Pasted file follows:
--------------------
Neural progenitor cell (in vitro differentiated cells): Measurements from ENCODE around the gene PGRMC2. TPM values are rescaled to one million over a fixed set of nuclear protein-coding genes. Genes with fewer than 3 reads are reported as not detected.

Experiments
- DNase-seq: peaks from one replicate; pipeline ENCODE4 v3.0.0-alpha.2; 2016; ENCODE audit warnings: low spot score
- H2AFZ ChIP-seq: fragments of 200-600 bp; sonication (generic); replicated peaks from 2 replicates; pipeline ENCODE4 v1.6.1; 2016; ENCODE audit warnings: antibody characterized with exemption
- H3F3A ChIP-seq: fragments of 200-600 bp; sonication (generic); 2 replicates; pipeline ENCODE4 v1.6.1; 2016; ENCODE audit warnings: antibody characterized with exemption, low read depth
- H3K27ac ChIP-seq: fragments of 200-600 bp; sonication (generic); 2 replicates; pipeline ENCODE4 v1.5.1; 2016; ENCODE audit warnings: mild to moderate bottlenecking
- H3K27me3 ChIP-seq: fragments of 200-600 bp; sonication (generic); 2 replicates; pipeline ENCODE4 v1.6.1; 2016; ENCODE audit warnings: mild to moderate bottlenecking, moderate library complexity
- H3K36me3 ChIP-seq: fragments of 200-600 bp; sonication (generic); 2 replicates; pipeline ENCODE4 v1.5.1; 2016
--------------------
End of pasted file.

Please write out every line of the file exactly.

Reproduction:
Neural progenitor cell (in vitro differentiated cells): Measurements from ENCODE around the gene PGRMC2. TPM values are rescaled to one million over a fixed set of nuclear protein-coding genes. Genes with fewer than 3 reads are reported as not detected.

Experiments
- DNase-seq: peaks from one replicate; pipeline ENCODE4 v3.0.0-alpha.2; 2016; ENCODE audit warnings: low spot score
- H2AFZ ChIP-seq: fragments of 200-600 bp; sonication (generic); replicated peaks from 2 replicates; pipeline ENCODE4 v1.6.1; 2016; ENCODE audit warnings: antibody characterized with exemption
- H3F3A ChIP-seq: fragments of 200-600 bp; sonication (generic); 2 replicates; pipeline ENCODE4 v1.6.1; 2016; ENCODE audit warnings: antibody characterized with exemption, low read depth
- H3K27ac ChIP-seq: fragments of 200-600 bp; sonication (generic); 2 replicates; pipeline ENCODE4 v1.5.1; 2016; ENCODE audit warnings: mild to moderate bottlenecking
- H3K27me3 ChIP-seq: fragments of 200-600 bp; sonication (generic); 2 replicates; pipeline ENCODE4 v1.6.1; 2016; ENCODE audit warnings: mild to moderate bottlenecking, moderate library complexity
- H3K36me3 ChIP-seq: fragments of 200-600 bp; sonication (generic); 2 replicates; pipeline ENCODE4 v1.5.1; 2016